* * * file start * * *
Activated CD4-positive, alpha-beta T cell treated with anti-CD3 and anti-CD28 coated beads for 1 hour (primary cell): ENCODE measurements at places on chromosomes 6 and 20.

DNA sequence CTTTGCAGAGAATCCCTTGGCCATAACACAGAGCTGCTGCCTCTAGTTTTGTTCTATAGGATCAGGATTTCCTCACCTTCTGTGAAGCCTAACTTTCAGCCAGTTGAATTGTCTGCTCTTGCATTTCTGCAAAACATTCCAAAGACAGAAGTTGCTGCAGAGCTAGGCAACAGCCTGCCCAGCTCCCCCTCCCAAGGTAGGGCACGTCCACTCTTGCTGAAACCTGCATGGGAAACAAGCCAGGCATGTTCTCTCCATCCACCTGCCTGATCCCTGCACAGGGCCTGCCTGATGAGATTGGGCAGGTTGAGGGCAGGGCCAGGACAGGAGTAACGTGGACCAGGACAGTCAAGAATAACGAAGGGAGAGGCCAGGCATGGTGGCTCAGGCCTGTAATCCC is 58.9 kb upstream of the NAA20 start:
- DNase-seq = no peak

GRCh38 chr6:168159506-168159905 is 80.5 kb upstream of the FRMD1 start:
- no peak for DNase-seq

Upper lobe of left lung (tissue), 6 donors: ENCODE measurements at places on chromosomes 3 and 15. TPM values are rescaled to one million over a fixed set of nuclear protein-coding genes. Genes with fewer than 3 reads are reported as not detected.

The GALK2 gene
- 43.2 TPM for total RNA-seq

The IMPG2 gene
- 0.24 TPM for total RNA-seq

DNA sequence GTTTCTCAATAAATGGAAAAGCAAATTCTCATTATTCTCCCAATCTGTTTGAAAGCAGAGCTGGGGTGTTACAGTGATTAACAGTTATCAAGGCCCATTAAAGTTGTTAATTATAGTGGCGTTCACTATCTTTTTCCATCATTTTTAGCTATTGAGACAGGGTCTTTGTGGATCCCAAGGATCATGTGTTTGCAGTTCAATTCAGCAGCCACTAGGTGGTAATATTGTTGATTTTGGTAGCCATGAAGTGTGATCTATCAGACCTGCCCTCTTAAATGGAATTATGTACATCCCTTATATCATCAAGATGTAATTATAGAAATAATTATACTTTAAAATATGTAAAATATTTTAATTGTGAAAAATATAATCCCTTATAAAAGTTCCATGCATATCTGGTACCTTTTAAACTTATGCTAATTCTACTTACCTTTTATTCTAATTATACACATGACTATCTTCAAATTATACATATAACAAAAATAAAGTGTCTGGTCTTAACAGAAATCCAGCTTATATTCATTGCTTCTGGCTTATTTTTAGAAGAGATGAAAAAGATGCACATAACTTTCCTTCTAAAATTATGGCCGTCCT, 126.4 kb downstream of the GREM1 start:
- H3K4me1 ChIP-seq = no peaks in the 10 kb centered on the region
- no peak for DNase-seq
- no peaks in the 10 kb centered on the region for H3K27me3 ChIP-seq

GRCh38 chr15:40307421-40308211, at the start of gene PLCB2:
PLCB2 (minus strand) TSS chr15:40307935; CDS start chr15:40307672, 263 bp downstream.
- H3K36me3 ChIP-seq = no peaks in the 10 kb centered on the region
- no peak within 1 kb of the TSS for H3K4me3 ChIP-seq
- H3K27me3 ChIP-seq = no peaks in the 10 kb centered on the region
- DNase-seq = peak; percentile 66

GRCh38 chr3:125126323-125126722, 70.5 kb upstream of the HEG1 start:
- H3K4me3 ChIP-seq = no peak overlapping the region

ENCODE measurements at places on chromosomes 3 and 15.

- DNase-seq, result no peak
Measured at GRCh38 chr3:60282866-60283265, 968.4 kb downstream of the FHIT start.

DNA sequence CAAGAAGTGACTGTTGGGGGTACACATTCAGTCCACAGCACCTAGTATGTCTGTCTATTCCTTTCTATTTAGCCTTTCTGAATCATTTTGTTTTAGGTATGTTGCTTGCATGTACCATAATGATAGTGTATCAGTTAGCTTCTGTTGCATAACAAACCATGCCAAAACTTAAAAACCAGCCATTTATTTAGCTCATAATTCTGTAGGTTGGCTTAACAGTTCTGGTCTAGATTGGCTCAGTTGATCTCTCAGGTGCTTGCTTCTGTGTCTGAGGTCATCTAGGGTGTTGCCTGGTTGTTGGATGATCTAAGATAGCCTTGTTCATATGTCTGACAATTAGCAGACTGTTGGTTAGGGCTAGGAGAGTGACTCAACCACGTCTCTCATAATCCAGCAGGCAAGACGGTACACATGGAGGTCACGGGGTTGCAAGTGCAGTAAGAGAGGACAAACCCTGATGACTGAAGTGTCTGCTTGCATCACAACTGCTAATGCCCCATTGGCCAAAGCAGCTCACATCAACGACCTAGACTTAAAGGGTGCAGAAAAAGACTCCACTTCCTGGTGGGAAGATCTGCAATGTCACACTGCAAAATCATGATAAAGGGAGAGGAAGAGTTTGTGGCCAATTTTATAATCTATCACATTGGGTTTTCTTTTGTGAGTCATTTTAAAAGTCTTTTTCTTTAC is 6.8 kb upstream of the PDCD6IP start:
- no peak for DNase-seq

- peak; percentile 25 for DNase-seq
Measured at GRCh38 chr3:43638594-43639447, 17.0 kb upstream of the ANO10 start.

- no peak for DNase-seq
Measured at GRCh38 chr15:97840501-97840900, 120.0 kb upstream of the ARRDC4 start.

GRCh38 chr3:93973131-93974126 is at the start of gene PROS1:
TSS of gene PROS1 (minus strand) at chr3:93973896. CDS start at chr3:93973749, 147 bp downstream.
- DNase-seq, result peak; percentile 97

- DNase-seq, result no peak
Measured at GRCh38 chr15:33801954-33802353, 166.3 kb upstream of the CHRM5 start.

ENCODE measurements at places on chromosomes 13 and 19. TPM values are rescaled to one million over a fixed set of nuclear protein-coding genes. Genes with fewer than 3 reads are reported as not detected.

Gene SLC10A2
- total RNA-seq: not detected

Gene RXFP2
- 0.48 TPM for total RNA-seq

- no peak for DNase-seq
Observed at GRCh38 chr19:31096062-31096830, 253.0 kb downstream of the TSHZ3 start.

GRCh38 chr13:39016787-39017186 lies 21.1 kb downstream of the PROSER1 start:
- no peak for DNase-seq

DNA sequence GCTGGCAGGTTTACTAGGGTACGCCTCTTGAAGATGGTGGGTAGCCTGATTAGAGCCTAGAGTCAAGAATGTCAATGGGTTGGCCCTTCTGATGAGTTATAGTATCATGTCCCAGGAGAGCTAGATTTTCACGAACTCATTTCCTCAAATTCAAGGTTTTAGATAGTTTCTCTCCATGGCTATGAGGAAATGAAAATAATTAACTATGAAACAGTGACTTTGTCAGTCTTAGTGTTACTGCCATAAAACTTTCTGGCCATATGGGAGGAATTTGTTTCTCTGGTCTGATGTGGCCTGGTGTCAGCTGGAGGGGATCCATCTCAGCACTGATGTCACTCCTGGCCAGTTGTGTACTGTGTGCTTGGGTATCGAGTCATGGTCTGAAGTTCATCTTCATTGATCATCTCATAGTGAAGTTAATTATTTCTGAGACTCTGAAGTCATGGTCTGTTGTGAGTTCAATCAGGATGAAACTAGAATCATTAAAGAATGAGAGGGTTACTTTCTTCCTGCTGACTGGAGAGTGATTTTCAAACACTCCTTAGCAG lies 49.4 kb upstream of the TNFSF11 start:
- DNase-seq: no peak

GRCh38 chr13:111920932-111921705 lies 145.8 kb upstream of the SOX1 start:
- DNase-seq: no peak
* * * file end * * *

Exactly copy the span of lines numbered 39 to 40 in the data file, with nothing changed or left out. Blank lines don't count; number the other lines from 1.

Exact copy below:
- total RNA-seq: not detected

Gene RXFP2